Covid19 Europe 

Sweden: Public Approval of Lax Coronavirus Policies Is Waning

If Tegnell means to place full responsibility on the government, it could be an indication of the pressure he’s under. The high approval ratings of Sweden’s approach to the coronavirus, after all, have begun to slip. In early June, Swedish TV reported that confidence in the Public Health Agency had fallen from 73 to 65 percent since April. Approval in the government fell even more sharply. Trust in Stockholm’s crisis management dropped from 63 to 45 percent.

The opposition in Swedish parliament believes its time has come. For the last few months, all the parties have been observing the unwritten rule of maintaining a “truce” in times of crisis. But why? Ebba Busch, the leader of Sweden’s Christian Democrats, says on the phone: “In the beginning, we said we would try to be as constructive as possible.” It was their “strategic decision” to work with the government and voice criticism “only behind closed doors.”

But there’s no point in doing that anymore. “We have no control over the spread of the infection in the country,” Busch says, a situation for which she blames the government. The closure of European borders for Swedish citizens is a “very serious situation,” she says.

It’s not that she has fundamental doubts about Sweden’s approach to the pandemic. Keeping schools and public life largely open was the right thing to do, she believes. “But the prerequisite for doing so was protecting the elderly and those at risk.” She believes the government has failed in that mission.

Busch then hits a sore spot: In Stockholm, the center of Sweden’s battle with the virus, the situation in nursing homes spun out of control at times. Around half of Sweden’s coronavirus fatalities were residents of institutions for the elderly.

“He Would Have Died”

Bengt Hildebrand, a general practitioner, is intimately familiar with the situation. His 78-year-old father has lived in a private nursing home in Stockholm ever since he had a stroke. “An institution with a good reputation,” he says. On March 10, the home banned visitors. Hildebrand kept in touch with his father via Skype.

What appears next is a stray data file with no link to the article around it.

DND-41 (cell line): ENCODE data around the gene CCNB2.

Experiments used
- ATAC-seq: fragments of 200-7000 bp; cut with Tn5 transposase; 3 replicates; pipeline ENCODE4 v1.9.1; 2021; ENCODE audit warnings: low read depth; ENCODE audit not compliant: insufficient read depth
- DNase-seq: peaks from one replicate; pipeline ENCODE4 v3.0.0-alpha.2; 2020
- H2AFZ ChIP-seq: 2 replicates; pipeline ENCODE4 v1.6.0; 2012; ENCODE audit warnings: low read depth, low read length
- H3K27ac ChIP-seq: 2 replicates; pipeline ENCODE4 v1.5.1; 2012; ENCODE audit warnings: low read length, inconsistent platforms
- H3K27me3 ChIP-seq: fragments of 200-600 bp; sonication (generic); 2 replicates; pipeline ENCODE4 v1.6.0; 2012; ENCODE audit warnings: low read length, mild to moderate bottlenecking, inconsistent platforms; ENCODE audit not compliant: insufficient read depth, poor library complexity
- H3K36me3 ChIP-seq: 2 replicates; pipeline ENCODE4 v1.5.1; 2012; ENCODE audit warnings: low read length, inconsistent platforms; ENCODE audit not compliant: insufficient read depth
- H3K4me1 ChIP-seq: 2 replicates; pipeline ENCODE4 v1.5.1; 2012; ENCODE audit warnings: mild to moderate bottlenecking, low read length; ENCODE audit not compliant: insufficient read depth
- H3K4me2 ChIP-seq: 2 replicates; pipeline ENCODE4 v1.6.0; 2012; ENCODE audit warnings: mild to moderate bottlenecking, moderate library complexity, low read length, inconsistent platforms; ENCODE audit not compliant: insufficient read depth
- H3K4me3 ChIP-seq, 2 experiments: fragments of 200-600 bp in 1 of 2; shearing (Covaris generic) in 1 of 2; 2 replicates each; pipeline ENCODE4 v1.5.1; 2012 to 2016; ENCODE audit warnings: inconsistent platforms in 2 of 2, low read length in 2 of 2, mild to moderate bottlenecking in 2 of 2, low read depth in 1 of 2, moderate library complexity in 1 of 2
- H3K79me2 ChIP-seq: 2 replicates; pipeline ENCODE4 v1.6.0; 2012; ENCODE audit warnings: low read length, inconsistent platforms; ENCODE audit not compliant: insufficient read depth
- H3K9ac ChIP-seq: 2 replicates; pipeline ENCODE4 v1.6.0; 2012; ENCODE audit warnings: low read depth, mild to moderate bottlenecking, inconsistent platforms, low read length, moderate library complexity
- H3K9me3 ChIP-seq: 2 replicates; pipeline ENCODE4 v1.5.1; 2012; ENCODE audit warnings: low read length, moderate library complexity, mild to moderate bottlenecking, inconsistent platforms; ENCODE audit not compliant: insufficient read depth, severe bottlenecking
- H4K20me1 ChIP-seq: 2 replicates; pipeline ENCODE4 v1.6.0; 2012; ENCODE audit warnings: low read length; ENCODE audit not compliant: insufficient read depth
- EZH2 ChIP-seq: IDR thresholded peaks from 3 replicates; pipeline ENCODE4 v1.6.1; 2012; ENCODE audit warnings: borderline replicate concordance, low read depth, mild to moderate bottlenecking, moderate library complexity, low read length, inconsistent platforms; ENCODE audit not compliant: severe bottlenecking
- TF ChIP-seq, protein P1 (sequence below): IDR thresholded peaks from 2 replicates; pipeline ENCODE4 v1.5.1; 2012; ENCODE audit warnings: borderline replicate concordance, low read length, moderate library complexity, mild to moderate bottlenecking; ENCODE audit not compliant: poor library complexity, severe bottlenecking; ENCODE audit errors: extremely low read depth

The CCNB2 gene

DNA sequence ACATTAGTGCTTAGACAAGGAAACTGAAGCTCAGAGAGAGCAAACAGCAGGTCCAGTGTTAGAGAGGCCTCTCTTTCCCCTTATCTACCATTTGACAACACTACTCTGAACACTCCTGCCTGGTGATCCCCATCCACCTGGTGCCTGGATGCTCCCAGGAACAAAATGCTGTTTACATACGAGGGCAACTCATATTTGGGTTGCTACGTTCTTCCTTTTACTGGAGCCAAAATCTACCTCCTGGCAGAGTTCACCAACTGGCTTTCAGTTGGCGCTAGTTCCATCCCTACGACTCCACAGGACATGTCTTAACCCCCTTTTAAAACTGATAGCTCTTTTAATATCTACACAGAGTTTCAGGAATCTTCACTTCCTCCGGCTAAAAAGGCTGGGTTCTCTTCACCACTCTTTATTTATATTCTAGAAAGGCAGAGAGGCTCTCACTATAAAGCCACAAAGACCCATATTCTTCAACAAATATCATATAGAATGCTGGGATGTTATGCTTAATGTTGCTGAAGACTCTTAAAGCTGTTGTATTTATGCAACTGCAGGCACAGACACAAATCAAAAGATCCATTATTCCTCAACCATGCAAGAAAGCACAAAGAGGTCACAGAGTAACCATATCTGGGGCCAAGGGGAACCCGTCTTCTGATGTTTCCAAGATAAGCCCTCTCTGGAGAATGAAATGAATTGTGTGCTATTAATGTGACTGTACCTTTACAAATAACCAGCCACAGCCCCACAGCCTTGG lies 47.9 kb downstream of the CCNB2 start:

On May 1, his father was diagnosed with COVID-19, likely having been infected by a staff member. Hildebrand could hear over Skype that his father was breathing heavily. “He got worse and worse.” He demanded that he be transferred to a hospital, but he was rebuffed. “They prescribed him morphine. He would have died quietly.”

Only after days of effort did the doctor succeed in getting his father transferred to a geriatric clinic. There, the patient received infusions and oxygen, and after a week he was able to return to the nursing home. “He’s still under strain from the disease,” Hildebrand says, “but he’s alive.”

Does this mean Sweden had to limit its medical services for older patients? Hildebrand is familiar with the guidelines from his own practice. “Nursing home patients should be treated in the homes for as long as possible,” he says. At the institution where his father lives, this guideline was misinterpreted “as a request not to transfer any old people to the hospital.” It was the same in other homes.

Today, Hildebrand considers the Swedish approach a mistake. He was of a different opinion in the beginning. “Many people have made the wrong choices. And now we have a catastrophe.”

For the political scientist Gina Gustavsson, that catastrophe has led to unexpected attacks. In March, she began criticizing the Swedish strategy on Facebook at a time when Britain was radically changing its approach. “I was overcome with an icy fear,” Gustavsson says, “Sweden was left alone on a path that we had taken together until then.”

The reactions to her posts were at times aggressive, she says. “Critics were called alarmists, prophets of doom.” She herself was told “not to spread panic.”

At some point, her political science background led her to realize something. “This was my area of specialization: national identity, patriotism. I recognized a pattern.” Swedes are very proud of their national identity, almost as proud as Americans. “In calm and stable times, national pride can be a very good thing,” says Gustavsson. Positive patriotism strengthens trust in state institutions and can even lead to greater acceptance of immigrants, she adds.

“But when there’s a threat, it turns.” The result can be “aggression against minorities and people with dissenting opinions.” At first, she noticed this was happening, then she experienced it first-hand.

In August, Gustavsson is set to travel to Oxford for a research project, if coronavirus regulations permit, and she’s looking forward to taking a break from Sweden. She was particularly affected by the accusation that she was stirring up hatred against Anders Tegnell. “That’s so far from the truth,” she says. His situation isn’t easy, she says. “He was transformed into a larger figure than he is.”

How does Anders Tegnell himself see his role as a Swedish folk hero? “For me as a civil servant, it’s a pretty strange position to be in,” he says. He says he’s made out to seem more important than he is in reality.

On the other hand: “It’s very good for our agency to have a high level of credibility.” If his popularity helps, that’s fine.

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